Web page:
Lost cause


“Life becomes easier when you learn to accept an apology you never got.”

– Robert Brault

This is a tough one. Conflicts, arguments, fights are a part and parcel of every human’s life. Most of the times it ends up either with a permanent rift in the equation of people involved or an apology to sort out the matter. What should be done in a case when we know that it isn’t our fault yet might need to apologize to rectify the situation? Have you ever dealt with people who never apologize for their actions, even when they are visibly at fault?

I am closely connected with 2 such individuals in my life who posses this particular personality trait. I have never received an apology from them for any of their actions that have hurt me or were noticeably wrong. I fought with them, put across my points, told them how their actions have hurt me deeply, tried to reason with them and failed every time to get the apology that I desperately needed for a mental closure. You might think of them as evil humans who can’t let their guard down for the sake of others. But the reality could be totally different.

Some people cannot apologize for their actions, no matter how hard they try. The sheer thought of accepting their mistakes can shatter their ego and destroy their self esteem. Owing to the various experiences right from their childhood that helped frame their personality, these individuals need to be proven right every time to maintain their sense of self worth. An apology stems from the acceptance that one is wrong and their actions have hurt someone. It puts the person apologizing in a vulnerable position and requires immense strength to accept that one is wrong, especially after defending themselves in the argument to the best of their ability. A normal person might feel guilty after making an apology, those who can’t do it sense a feeling of shame which is far more fatal than guilt. They could feel that apologizing would lead to taking sole responsibility of the situation rendering the other person free from any blame. At some point, they might become comfortable with anger and maintaining an emotional distance and feeling emotionally vulnerable might open the floodgates to sadness and despair which they won’t be able to control.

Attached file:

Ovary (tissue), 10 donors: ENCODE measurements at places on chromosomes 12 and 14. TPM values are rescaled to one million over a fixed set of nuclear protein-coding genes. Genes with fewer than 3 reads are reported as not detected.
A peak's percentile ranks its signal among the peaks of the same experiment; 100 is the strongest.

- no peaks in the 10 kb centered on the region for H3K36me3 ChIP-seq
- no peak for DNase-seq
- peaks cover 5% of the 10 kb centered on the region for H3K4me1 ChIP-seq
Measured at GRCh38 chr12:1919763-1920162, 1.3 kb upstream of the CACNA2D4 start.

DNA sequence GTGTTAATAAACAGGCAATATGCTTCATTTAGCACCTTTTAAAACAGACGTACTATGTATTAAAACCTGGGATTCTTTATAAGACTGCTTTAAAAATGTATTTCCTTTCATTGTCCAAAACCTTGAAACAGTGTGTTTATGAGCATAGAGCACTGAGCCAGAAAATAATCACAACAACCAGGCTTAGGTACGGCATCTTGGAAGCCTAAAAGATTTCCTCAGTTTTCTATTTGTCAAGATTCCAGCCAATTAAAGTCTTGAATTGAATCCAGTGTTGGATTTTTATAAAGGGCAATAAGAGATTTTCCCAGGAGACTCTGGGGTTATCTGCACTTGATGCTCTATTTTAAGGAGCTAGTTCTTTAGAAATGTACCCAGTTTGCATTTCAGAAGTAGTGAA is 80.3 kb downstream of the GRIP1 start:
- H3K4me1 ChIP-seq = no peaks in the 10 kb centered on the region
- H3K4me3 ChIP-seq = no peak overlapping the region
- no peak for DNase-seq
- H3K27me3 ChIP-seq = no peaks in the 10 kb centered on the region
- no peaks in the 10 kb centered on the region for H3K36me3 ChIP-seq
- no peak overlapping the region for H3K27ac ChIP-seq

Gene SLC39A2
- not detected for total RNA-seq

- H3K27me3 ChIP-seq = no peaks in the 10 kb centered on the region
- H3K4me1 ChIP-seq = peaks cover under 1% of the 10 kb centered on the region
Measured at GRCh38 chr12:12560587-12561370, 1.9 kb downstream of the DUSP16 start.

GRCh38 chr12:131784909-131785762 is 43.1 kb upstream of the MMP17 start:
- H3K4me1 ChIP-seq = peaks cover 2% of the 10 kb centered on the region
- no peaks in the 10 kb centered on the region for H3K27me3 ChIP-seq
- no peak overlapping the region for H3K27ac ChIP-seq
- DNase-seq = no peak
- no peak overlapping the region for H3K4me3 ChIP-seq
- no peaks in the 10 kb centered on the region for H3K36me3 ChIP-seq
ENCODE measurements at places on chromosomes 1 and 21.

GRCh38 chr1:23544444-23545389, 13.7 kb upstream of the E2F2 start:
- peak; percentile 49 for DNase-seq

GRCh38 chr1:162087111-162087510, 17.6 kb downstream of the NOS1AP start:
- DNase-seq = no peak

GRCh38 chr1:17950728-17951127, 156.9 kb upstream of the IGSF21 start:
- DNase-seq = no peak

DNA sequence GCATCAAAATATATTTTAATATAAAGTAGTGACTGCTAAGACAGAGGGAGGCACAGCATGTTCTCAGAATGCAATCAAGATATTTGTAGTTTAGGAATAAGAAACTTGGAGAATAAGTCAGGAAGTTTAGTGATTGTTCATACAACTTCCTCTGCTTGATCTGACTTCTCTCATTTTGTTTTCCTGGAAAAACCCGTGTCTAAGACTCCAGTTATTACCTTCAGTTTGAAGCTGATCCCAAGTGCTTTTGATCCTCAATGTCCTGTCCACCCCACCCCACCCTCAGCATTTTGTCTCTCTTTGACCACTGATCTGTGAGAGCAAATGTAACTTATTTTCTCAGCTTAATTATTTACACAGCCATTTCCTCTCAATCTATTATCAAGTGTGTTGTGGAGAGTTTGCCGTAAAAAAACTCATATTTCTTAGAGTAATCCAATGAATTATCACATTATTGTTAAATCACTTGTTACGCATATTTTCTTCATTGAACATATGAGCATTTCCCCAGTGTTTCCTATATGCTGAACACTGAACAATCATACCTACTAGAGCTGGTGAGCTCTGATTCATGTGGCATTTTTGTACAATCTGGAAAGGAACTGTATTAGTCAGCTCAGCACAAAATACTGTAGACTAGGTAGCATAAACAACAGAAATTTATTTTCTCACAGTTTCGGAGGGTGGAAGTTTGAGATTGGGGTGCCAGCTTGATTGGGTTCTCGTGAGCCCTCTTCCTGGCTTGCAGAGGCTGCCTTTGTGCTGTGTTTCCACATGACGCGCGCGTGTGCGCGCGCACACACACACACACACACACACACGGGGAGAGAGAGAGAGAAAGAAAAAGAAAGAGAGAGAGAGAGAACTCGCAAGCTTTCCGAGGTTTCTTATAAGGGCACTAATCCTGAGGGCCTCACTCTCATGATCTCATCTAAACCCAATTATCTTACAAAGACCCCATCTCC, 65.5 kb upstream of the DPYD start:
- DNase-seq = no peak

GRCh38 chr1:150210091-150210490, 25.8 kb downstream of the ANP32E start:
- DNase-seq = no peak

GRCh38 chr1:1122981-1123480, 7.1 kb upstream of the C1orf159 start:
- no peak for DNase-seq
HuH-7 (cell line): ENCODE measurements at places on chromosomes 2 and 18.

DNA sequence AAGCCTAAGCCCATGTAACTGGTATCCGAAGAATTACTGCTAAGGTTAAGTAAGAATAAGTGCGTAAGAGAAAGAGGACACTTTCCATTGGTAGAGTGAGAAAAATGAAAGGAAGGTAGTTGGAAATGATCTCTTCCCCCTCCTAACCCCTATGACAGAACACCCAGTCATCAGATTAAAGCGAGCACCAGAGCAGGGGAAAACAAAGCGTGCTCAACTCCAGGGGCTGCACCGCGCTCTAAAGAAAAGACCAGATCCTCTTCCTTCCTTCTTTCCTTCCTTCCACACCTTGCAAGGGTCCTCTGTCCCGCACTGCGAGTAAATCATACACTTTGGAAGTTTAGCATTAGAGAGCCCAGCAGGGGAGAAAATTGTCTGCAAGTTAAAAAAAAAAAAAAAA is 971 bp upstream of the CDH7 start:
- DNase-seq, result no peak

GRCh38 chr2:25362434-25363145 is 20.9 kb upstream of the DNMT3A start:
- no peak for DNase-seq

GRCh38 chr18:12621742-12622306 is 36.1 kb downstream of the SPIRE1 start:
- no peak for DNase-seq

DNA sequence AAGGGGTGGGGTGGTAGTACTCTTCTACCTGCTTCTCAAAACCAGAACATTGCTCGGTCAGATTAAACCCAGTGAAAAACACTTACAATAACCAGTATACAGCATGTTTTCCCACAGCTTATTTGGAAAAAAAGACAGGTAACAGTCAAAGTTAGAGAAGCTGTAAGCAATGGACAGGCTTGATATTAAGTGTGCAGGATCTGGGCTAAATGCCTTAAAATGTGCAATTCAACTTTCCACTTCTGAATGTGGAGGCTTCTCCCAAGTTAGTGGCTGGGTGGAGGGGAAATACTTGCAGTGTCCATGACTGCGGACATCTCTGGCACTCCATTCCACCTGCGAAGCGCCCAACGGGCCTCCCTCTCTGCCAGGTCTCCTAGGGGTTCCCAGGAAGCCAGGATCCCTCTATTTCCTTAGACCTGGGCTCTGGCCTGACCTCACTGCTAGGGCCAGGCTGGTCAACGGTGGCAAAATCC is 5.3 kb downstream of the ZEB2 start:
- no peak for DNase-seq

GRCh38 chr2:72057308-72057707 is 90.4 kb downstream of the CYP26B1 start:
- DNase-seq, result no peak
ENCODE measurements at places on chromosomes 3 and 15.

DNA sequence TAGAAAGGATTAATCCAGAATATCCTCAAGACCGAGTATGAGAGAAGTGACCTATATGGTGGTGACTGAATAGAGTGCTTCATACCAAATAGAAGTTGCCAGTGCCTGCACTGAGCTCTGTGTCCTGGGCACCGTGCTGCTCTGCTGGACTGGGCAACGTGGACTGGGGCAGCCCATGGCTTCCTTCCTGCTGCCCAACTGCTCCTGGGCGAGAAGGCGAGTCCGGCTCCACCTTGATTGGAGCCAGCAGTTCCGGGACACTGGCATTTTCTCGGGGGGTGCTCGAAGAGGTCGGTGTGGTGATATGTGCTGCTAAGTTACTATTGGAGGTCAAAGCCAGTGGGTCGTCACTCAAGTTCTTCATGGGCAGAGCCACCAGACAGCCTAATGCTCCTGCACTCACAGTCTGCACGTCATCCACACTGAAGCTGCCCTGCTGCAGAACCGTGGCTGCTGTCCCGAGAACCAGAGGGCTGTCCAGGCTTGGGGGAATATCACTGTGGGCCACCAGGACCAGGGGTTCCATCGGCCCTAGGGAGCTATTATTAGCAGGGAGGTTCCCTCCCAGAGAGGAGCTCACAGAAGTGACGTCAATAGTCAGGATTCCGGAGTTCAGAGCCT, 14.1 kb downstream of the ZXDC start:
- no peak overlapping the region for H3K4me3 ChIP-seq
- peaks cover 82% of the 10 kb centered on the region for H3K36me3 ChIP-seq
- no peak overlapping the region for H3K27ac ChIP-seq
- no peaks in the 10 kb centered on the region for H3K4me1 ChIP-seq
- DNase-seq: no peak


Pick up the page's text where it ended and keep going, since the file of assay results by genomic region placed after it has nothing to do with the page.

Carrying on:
Understanding the thought patterns of people who never apologize can give the ones seeking it a bit of closure and emotional relief. We need to treat such people (especially if our relationship with them is too precious to lose) with utmost patience, care and understanding so that we can help them come to terms with their personality and manage their emotions well. We need to realize that no one is truly at fault here and heal our minds to move on from such conflicting situations.

Like a puppet on strings


“To become better, you have to admit your ignorance—at least to yourself.”

― William A. Pasmore

I need to write about this because it affected me a lot yesterday. I’m sure I’ll eventually move past it and might end up doing what I always do, try to make amends. As of now, I feel let down and somewhat hurt.